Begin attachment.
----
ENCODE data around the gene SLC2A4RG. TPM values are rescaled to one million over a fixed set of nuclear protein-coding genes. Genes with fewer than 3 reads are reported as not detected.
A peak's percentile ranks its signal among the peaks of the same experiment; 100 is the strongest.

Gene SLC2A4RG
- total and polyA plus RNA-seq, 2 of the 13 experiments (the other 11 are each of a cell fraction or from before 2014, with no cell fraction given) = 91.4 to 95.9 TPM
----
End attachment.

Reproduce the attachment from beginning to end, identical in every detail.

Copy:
ENCODE data around the gene SLC2A4RG. TPM values are rescaled to one million over a fixed set of nuclear protein-coding genes. Genes with fewer than 3 reads are reported as not detected.
A peak's percentile ranks its signal among the peaks of the same experiment; 100 is the strongest.

Gene SLC2A4RG
- total and polyA plus RNA-seq, 2 of the 13 experiments (the other 11 are each of a cell fraction or from before 2014, with no cell fraction given) = 91.4 to 95.9 TPM